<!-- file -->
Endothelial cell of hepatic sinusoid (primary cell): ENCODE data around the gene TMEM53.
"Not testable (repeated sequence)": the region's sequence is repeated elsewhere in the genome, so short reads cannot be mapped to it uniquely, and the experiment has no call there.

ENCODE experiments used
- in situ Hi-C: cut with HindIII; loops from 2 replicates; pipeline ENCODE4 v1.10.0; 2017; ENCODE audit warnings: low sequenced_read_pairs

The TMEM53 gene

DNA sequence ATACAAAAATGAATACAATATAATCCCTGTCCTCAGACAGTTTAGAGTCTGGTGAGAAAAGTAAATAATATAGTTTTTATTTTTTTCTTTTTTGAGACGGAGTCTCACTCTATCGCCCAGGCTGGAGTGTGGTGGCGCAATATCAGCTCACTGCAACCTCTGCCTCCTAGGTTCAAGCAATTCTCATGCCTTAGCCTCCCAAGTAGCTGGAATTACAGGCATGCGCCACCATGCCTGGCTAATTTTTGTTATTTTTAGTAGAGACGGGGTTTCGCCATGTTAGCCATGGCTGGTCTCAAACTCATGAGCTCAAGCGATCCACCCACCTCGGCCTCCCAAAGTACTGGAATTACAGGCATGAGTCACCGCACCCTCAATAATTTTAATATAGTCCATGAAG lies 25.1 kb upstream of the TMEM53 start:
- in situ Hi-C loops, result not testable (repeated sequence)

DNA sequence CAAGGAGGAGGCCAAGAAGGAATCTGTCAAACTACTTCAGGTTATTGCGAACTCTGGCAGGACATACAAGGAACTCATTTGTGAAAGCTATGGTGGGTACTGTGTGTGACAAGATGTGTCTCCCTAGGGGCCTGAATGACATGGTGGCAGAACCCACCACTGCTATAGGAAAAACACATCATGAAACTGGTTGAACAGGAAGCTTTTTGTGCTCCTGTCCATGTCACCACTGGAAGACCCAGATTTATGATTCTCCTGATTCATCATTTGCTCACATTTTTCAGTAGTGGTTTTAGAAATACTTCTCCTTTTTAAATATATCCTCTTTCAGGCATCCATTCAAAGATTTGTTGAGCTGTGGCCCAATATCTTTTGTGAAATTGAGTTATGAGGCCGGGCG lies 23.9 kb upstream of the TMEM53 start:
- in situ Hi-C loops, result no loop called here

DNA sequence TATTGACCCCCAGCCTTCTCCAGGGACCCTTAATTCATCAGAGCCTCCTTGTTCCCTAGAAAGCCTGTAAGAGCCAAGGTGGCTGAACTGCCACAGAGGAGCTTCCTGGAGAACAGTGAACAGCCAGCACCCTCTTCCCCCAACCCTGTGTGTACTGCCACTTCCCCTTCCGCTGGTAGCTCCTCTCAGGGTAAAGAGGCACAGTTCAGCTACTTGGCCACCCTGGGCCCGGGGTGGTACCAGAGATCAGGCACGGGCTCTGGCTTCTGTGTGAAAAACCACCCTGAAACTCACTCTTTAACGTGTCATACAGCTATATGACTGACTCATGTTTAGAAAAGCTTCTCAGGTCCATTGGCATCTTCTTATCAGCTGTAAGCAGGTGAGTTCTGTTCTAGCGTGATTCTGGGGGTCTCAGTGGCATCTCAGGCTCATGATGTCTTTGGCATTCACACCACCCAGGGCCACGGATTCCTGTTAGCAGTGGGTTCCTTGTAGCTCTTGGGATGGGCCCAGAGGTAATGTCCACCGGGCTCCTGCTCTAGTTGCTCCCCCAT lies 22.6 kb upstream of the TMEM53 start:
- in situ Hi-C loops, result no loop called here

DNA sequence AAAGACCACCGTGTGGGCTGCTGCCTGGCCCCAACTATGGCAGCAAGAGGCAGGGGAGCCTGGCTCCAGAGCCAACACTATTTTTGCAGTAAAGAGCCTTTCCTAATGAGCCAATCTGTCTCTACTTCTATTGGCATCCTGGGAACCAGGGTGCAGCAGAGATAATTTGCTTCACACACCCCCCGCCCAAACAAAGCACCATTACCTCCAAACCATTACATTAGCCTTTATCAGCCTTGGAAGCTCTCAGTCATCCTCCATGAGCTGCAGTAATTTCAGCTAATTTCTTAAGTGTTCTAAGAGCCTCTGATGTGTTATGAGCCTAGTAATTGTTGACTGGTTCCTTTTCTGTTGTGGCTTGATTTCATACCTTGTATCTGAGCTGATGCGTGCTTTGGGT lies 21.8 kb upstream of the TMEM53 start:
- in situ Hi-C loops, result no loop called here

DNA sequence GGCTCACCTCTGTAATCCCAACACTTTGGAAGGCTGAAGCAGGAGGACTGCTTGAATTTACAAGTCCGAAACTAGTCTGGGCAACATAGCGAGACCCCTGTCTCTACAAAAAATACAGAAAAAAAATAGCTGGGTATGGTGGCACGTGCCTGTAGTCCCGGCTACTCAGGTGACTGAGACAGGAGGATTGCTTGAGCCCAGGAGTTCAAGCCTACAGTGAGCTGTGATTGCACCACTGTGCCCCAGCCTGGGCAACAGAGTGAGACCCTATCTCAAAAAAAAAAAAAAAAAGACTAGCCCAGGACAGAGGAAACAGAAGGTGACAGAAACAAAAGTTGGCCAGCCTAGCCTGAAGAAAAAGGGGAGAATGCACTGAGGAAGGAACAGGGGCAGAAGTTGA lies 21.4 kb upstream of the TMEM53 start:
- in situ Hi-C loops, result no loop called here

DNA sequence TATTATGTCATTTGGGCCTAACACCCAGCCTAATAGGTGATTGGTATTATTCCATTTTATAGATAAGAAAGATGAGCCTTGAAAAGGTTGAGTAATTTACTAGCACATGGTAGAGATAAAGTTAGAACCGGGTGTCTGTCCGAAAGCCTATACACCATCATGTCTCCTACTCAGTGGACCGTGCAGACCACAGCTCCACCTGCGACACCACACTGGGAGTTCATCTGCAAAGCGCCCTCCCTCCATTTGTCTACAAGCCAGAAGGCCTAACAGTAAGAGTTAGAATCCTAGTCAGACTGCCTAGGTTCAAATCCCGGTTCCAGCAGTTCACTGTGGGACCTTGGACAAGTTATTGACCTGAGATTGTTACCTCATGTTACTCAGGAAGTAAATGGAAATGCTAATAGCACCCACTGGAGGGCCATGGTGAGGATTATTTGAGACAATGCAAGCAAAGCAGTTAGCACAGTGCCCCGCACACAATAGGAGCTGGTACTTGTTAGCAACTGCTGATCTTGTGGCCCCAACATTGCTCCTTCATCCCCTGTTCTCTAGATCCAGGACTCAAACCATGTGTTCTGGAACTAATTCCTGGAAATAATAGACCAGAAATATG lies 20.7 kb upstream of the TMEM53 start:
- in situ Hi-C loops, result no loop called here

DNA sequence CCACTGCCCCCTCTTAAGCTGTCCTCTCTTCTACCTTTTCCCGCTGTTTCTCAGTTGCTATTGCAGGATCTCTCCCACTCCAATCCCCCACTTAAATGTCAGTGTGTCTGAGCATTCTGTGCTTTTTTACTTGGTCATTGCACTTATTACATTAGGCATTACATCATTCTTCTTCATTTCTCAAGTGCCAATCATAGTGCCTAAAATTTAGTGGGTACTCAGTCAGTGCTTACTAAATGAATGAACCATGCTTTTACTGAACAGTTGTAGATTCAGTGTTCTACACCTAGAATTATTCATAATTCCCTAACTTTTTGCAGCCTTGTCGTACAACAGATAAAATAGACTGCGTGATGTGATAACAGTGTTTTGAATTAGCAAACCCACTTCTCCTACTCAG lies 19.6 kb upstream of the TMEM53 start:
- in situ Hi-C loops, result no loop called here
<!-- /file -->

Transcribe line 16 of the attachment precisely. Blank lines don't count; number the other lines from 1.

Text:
DNA sequence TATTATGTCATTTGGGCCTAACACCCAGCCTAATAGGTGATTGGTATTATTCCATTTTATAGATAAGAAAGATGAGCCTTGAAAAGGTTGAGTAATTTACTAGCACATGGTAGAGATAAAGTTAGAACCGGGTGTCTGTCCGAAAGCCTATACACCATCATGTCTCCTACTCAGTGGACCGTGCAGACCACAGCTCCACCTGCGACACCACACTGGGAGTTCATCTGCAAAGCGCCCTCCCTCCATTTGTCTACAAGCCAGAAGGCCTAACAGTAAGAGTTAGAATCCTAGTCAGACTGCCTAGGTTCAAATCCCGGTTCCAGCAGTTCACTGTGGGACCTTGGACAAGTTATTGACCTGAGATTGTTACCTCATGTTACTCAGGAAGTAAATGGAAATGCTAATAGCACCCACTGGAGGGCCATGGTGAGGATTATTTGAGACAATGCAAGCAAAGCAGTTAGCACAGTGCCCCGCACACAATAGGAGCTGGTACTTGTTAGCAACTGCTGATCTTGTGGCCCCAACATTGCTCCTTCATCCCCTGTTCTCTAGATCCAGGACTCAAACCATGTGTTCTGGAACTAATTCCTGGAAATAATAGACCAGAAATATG lies 20.7 kb upstream of the TMEM53 start: